That Voltigeurs of the 3rd Bn marched with the 'regiment (1er et 2eme Bons only)'- giving it three under arms and I'd dare to imagine that was in fact why there were really TWO in name only at Austeritz. Possibly the rest was attritional loss of the forced march.

Many thanks, a glass to you Sir! wine
[though I'm drinking Spanish at the mo']
regards d cup

Personal logo SHaT1984 Supporting Member of TMP17 Dec 2020 9:10 p.m. PST

However- having said that, I've rechecked the 'Etat' of the Reserve Grenadier Division for 4 December 1805, and the numbers simply do not uphold the theory.
The 15e Legere 'elite battalion' has close to average numbers present in the Division. More detail later.
regards d

Prince of Essling18 Dec 2020 9:09 a.m. PST

From Carnot93's post at TMP link

The short answer – Yes, battalions of 6 companies each.

The long answer:

Oudinot's grenadier division of 1805 originated as an elite division formed 25 Jan 1804 (acc. to Belhomme) as part of the Advance Guard of the Army of the Ocean Coasts. The division was composed of provisional battalions formed by regiments that were on coastal and border defense duty within France. Each regiment formed a 6-company battalion with the grenadier and first fusilier company of each of its 3 battalions. Each regiment contributed 1 chef de bataillon, 1 adjutant-major, 1 adjutant and 1 surgeon for the battalion. These provisional battalions were paired up to form régimentes d'élite and according to the original orders were to be commanded by one of the colonels of the two regiments contributing the battalions. In fact, three were commanded by colonels, two by majors. So each of the elite battalions was 6 companies and each battalion of the parent regiments was left at 7 companies. Only one of these regiments later was a part of the Grande Armée (15e leg) and this is why at Austerlitz it fought with two 6-company battalions at Sokolnitz with the two voltigeur companies detached to Heudelet at Telnitz.

To fill in some command details:

Brigade Laplanche-Morthières
1st Grenadier Regiment (13th and 58th line) – Col. Froment of the 13th
2nd Grenadier Regiment (9th and 81st Line) – Major Brayer of the 9th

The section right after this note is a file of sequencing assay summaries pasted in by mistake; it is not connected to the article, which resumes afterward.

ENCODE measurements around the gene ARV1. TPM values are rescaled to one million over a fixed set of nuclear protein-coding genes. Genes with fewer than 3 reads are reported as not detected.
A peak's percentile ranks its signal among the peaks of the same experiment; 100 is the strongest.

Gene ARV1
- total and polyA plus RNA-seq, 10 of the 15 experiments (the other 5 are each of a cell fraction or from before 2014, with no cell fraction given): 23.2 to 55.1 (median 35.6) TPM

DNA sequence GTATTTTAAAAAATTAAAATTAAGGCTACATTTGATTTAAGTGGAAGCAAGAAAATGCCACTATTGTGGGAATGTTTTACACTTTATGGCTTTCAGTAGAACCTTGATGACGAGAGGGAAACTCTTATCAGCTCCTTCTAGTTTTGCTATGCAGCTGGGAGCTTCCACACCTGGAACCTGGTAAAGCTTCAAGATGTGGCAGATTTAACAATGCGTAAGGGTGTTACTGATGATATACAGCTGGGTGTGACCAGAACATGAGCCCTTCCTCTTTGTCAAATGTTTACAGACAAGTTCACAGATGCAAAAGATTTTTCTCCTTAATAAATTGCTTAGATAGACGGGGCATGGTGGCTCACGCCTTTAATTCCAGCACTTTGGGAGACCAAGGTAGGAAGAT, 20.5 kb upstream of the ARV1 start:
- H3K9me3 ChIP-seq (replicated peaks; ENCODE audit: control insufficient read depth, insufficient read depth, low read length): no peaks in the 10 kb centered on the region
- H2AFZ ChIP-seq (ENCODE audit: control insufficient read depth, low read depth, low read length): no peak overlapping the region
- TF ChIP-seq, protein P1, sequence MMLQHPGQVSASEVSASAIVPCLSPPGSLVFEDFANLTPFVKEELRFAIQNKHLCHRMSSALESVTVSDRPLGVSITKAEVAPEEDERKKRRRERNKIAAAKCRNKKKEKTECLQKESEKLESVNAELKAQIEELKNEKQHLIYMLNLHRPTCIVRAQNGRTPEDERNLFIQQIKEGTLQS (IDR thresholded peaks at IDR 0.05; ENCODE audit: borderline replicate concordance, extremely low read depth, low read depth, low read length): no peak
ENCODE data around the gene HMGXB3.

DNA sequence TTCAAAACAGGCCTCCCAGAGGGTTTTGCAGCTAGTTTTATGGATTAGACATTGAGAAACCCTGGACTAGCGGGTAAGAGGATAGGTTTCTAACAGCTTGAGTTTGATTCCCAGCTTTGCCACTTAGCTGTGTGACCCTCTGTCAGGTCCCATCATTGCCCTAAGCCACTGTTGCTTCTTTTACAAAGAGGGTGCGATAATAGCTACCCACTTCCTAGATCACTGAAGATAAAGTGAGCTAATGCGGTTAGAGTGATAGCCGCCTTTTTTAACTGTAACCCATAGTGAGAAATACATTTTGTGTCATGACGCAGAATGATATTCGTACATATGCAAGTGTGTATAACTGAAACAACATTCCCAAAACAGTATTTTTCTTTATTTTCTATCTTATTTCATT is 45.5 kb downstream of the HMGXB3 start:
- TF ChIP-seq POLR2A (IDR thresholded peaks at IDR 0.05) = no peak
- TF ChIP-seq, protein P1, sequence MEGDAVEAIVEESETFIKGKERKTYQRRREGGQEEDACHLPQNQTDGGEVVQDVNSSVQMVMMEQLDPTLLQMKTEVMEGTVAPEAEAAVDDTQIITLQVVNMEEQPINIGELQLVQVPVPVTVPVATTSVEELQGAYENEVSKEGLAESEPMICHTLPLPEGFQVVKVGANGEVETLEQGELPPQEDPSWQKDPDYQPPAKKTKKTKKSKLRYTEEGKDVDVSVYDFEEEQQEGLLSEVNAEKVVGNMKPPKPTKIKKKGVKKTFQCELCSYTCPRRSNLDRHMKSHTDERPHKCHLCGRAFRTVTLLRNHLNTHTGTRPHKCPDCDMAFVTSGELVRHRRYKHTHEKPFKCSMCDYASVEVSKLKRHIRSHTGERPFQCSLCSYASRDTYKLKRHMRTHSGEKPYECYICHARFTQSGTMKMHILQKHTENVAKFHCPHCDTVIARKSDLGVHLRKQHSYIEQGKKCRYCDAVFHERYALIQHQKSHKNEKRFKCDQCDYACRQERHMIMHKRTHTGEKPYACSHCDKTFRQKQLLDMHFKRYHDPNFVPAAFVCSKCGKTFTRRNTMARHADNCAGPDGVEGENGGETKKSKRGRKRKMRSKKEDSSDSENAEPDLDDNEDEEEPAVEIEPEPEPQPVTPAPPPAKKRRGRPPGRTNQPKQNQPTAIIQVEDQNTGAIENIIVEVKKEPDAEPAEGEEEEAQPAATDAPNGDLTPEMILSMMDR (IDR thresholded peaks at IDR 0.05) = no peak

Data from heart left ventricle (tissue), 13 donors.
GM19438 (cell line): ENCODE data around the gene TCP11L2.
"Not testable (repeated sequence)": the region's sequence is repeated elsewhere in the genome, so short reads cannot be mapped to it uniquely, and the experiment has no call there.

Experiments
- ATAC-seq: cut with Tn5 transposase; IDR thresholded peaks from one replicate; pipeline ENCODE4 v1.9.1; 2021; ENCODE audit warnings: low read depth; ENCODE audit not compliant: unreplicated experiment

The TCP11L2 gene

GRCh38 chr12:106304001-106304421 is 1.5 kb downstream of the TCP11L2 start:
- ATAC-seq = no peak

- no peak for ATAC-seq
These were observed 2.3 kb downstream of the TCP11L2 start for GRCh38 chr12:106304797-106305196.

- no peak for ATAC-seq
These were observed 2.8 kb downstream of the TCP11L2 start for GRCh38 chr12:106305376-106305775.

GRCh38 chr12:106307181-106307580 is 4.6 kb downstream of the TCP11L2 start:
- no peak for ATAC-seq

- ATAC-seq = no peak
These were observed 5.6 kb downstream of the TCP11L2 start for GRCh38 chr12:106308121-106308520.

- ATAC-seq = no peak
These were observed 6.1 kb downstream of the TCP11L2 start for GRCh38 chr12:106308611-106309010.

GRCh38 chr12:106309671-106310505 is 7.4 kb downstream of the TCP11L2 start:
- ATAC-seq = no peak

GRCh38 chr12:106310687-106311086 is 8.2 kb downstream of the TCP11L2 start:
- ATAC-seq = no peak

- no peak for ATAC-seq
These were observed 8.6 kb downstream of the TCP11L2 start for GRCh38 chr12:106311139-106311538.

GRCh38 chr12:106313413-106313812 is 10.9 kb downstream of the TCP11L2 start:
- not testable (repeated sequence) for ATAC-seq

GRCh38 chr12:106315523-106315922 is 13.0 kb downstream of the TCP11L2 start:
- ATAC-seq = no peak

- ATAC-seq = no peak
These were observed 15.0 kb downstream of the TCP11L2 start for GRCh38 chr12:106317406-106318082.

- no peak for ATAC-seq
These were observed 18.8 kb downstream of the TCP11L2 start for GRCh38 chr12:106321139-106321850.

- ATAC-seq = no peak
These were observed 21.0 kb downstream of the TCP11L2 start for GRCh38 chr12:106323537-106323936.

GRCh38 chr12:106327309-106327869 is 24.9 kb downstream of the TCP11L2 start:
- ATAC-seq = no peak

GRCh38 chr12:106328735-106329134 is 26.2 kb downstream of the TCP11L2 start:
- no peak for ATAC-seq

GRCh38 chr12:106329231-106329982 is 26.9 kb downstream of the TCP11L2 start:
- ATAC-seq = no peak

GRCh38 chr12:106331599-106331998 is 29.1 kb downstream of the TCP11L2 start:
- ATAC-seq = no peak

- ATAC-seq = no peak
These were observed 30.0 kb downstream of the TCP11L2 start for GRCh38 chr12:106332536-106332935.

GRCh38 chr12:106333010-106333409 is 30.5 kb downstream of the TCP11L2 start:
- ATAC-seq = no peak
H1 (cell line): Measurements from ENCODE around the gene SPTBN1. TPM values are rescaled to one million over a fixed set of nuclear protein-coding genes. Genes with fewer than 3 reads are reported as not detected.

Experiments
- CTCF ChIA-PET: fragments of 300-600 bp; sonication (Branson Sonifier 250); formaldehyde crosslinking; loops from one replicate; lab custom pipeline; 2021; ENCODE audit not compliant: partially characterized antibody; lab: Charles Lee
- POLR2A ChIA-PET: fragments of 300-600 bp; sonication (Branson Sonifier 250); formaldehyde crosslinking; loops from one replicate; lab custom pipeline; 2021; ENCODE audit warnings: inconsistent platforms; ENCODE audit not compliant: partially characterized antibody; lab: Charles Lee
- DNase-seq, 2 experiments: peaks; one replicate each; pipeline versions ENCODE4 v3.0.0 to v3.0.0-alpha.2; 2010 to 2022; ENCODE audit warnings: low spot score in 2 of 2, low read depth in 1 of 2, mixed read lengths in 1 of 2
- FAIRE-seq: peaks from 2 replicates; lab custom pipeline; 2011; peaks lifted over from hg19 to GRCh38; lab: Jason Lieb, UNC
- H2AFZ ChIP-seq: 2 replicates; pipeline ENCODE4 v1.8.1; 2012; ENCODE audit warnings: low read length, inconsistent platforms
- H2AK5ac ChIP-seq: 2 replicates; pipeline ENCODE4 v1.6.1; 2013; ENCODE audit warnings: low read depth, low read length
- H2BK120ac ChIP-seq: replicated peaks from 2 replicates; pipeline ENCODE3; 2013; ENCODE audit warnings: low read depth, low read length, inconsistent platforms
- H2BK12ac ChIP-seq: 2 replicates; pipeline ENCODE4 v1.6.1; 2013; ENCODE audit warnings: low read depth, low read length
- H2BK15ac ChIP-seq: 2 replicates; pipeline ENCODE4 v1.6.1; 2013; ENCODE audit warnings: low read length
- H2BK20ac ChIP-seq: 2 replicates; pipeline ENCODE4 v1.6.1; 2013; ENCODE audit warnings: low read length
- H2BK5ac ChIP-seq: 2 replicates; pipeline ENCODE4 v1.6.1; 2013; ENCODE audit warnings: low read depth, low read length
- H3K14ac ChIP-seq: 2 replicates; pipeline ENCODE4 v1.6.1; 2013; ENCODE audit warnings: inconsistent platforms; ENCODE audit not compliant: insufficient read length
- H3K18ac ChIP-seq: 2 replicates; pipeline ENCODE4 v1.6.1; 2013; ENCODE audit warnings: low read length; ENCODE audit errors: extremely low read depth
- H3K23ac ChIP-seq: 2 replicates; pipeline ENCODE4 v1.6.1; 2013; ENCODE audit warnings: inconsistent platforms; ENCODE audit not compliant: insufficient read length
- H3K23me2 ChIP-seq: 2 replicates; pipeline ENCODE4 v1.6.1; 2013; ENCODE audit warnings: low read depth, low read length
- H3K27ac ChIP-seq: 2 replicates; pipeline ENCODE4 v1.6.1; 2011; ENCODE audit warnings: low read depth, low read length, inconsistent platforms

Brigade Dupas
3rd Grenadier Regiment (2nd and 3rd Light) – Col. Schramm of the 2nd
4th Grenadier Regiment (28th and 31st Light) – Major Cabannes de Puymisson of the 28th

Brigade Ruffin
5th Grenadier Regiment (12th and 15th Light) – Col. Desailly of the 15th

Interesting article from Sabretache link

Widowson21 Dec 2020 12:02 p.m. PST

There is a problem with the above calculation: in 1805, infantry regiments had only two battalions.

Prince of Essling21 Dec 2020 12:47 p.m. PST

@Widowson -NON, NON, NON!!!!

La Campagne de 1805 en Allemagne (ANNEXES et CARTES)
by Paul-Claude Alombert, Jean Colin
Publication date 1902

See Annex I. Forces de L'Empire au 16 thermidor an XIII
Most regiments had 3 battalions, though I will accept the overwhelming majority took the field with only 2 war battalions:
67 line regiments had 3 battalions
20 line regiments had 4 battalions
2 line regiments had 1 battalion

21 light regiments had 3 battalions
3 light regiments had 4 battalions
2 light regiments had 2 battalions


Personal logo SHaT1984 Supporting Member of TMP21 Dec 2020 2:19 p.m. PST

Of necessity I've been distracted by oher things for a few days…

There is a problem with the above calculation: in 1805, infantry regiments had only two battalions.

While there are a number of 'problems'[inaccuracies] with the quote, but that my friend is not one of them- you are dead wrong. You wrote that 'fact' a decade or more ago and [repeating] still haven't got it right.

Apart from the evidence PoE has cited, I'll add this short list of affirmative references:-

  • N. organisation and designation of 1803 Demi-Brigades (ie 3 battalions) to Regiments
  • Charrié- Drapeaux…
  • Armee of the Coast
  • Austerlitz OB

    Whilst in certain places outide Paris and major cities, regiments were allowed between 1801 and 1803 to wither away and did not get formal 'recruits' and rebuilt cadres.

    The entire army was subject to a revised rationale and forces 'tuned' during 1803 for the inevitable expansion that was planned.

    cf Cavalry and expansion/ centralisation of the 'Cuirassier' arm etc.
    regards dave